NEW YORK (GenomeWeb) – An international team led by investigators in Israel and the US has garnered new evidence suggesting structural variants in the genomes of gut microbial community members may correspond to some health-related traits in human hosts.
"[W]e show that [structural variants] represent a nascent layer of information in the microbiome that we suggest is of high relevance to human health," senior and co-corresponding author Eran Segal, a computer science, applied mathematics, and molecular cell biology researcher at the Weizmann Institute of Science, and his colleagues wrote in their study, published online today in Nature.
Starting with metagenomic sequence data generated for samples from 887 healthy individuals from Israel, Segal and his colleagues used "iterative coverage-based read assignment" (ICRA) and "SGV-Finder" algorithms to find 7,479 structural variants in 56 of the gut microbial species detected. These structural variants, which included 5,056 deletions and 2,423 variable structural variants, were particularly prevalent in genes contributing to CRISPR function and antibiotic production, while housekeeping genes showed a relative shortage of structural variants.
"We found that [structural variants] harbor genes of distinct functions and are associated with bacterial growth rates," the researchers reported, "indicating a potential utility in bacterial adaptation."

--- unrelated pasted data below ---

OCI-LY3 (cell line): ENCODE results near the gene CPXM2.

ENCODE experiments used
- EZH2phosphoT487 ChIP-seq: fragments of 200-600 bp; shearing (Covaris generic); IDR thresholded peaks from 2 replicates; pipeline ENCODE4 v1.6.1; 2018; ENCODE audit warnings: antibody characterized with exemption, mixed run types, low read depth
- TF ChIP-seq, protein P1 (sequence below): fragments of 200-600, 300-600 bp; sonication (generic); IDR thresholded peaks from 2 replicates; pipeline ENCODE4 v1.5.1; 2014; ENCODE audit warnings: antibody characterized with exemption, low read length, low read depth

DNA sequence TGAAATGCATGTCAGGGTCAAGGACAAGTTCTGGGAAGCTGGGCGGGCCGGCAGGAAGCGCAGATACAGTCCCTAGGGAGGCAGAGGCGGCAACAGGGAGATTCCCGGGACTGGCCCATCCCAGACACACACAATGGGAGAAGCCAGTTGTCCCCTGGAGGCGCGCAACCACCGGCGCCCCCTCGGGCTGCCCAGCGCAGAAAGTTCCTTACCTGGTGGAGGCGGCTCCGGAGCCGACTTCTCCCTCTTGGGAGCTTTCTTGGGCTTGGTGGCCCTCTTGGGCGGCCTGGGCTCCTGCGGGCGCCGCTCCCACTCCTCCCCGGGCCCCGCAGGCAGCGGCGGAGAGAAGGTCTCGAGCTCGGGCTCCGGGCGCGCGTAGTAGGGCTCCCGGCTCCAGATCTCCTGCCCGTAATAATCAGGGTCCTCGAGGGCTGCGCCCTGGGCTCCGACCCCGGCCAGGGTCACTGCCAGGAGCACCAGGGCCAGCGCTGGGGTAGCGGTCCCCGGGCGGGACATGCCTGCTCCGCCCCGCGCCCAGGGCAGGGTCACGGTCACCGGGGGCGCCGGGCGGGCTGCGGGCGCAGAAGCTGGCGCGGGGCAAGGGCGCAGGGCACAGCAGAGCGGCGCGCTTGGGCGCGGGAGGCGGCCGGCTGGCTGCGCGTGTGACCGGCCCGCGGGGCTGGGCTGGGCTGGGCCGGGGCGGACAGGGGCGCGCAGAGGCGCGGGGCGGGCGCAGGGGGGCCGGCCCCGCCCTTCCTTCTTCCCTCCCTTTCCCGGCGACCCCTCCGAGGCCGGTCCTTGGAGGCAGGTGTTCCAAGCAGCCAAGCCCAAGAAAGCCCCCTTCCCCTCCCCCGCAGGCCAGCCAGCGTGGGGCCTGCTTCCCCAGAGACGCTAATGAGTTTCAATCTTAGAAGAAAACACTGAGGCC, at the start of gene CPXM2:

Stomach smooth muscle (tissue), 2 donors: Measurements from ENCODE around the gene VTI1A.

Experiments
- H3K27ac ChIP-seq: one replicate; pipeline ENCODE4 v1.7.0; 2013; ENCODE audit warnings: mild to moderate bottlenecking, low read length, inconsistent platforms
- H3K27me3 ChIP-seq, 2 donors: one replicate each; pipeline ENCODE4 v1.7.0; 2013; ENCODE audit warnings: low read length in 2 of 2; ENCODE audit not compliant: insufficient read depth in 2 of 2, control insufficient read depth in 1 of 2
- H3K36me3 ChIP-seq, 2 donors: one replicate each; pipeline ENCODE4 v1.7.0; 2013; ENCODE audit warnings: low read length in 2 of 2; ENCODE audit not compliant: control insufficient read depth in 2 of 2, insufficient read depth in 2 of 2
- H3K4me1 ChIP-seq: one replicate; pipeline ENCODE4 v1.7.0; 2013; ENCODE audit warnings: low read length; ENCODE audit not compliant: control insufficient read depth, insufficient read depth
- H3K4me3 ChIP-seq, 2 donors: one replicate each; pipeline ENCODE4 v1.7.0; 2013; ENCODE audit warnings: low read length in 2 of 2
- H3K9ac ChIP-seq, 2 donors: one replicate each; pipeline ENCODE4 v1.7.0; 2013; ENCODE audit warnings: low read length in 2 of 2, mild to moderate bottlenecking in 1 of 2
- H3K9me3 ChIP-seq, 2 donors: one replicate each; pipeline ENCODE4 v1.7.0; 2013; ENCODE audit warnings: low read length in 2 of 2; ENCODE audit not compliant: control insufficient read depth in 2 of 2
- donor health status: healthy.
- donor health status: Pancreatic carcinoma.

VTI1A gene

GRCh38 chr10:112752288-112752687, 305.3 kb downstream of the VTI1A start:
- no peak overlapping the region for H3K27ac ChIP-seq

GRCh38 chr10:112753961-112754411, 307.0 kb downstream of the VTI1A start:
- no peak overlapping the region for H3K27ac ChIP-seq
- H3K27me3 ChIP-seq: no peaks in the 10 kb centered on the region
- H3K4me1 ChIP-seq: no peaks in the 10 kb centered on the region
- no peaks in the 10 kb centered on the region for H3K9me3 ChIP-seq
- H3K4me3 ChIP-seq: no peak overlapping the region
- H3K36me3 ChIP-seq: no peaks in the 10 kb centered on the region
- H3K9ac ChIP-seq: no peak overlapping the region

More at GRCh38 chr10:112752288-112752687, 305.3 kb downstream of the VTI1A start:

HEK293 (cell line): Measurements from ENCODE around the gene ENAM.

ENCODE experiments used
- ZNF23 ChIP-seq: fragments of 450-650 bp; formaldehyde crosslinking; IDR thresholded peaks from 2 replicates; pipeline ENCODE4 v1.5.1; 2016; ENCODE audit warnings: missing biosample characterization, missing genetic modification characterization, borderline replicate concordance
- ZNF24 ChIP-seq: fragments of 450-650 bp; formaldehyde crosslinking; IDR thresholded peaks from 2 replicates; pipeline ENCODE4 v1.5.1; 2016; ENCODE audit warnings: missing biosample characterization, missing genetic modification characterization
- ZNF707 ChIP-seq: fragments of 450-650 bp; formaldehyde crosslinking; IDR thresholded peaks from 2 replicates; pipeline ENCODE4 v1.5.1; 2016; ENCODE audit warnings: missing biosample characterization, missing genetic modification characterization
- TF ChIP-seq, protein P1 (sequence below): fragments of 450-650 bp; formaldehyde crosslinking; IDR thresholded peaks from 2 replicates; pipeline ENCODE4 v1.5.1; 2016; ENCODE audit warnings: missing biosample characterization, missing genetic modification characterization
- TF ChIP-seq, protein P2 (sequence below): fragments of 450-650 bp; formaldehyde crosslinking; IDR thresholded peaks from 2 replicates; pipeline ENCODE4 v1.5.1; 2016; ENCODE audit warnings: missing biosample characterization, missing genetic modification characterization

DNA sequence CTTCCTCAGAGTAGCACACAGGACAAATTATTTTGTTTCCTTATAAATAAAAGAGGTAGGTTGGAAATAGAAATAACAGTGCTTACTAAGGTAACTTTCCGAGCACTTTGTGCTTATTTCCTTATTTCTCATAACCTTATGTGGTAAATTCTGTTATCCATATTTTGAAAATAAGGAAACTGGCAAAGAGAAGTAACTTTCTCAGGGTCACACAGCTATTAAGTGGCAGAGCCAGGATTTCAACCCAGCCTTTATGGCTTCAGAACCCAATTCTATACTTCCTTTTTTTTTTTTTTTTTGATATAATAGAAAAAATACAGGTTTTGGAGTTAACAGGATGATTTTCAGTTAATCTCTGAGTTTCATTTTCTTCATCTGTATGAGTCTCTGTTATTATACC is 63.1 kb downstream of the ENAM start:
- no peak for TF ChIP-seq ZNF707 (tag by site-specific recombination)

When the researchers considered the functional consequences of the microbial structural variants and set them beside human host traits such as blood pressure, body mass index, and cholesterol levels, they saw 124 significant associations between microbial structural variants and disease-related host traits. Of those, 81 associations involved variable structural variants, while the remaining 43 associations stemmed from deletion structural variants.
More than three-quarters of the same deletion structural variants — and 47 of the bacterial species — turned up when the team did ICRA and SGV-Finder analyses on more than 1,000 gut microbe samples from Dutch Lifelines DEEP project participants. The investigators also replicated 40 of the 124 structural variant-host trait associations in the Dutch cohort and went on to dig into the function of genes found in structural variant-affected region that stood out in the association analyses.
"Although further research is needed to fully understand the interactions between the host, its microbiome, and disease," the authors wrote, "we demonstrate the wealth of mechanistic hypotheses obtained through examining genes with variable copy number along with neighboring variable genes."
When the team focused in on a 31,000-base pair deletion structural variant that appeared to be over-represented in Anaerostipes hadrus microbes from the guts of individuals with lower-than-usual metabolic risk, for example, it found a set of inositol catabolism-butyrate production genes involved in sugar alcohol transport and metabolism.
The authors noted that these results appeared to line up with prior studies in mice pointing to a role for butyrate, and other short-chain fatty acids formed from sugar alcohol fermentation, in enhanced insulin sensitivity and energy expenditure. They hypothesized that "by possessing this [structural variant], bacteria demonstrate increased symbiosis with the host, as fermenting sugar alcohols to butyrate benefits the microbe by producing additional energy and benefits the host with the advantageous effects of butyrate."